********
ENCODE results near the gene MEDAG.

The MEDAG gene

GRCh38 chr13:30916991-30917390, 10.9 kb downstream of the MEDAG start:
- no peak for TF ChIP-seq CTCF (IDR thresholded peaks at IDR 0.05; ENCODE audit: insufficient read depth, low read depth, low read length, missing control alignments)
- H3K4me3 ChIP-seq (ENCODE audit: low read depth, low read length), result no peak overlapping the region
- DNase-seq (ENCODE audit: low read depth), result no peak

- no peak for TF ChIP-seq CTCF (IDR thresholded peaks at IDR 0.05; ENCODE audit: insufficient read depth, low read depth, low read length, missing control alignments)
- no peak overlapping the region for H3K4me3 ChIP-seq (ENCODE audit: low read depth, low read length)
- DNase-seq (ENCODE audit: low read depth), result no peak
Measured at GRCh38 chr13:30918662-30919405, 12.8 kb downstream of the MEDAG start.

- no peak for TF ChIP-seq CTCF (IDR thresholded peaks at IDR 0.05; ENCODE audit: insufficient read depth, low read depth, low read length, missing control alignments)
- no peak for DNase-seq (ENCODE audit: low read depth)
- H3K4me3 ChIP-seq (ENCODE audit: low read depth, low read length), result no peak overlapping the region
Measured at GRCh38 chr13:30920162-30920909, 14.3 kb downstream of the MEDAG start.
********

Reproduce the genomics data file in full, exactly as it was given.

ENCODE results near the gene MEDAG.

The MEDAG gene

GRCh38 chr13:30916991-30917390, 10.9 kb downstream of the MEDAG start:
- no peak for TF ChIP-seq CTCF (IDR thresholded peaks at IDR 0.05; ENCODE audit: insufficient read depth, low read depth, low read length, missing control alignments)
- H3K4me3 ChIP-seq (ENCODE audit: low read depth, low read length), result no peak overlapping the region
- DNase-seq (ENCODE audit: low read depth), result no peak

- no peak for TF ChIP-seq CTCF (IDR thresholded peaks at IDR 0.05; ENCODE audit: insufficient read depth, low read depth, low read length, missing control alignments)
- no peak overlapping the region for H3K4me3 ChIP-seq (ENCODE audit: low read depth, low read length)
- DNase-seq (ENCODE audit: low read depth), result no peak
Measured at GRCh38 chr13:30918662-30919405, 12.8 kb downstream of the MEDAG start.

- no peak for TF ChIP-seq CTCF (IDR thresholded peaks at IDR 0.05; ENCODE audit: insufficient read depth, low read depth, low read length, missing control alignments)
- no peak for DNase-seq (ENCODE audit: low read depth)
- H3K4me3 ChIP-seq (ENCODE audit: low read depth, low read length), result no peak overlapping the region
Measured at GRCh38 chr13:30920162-30920909, 14.3 kb downstream of the MEDAG start.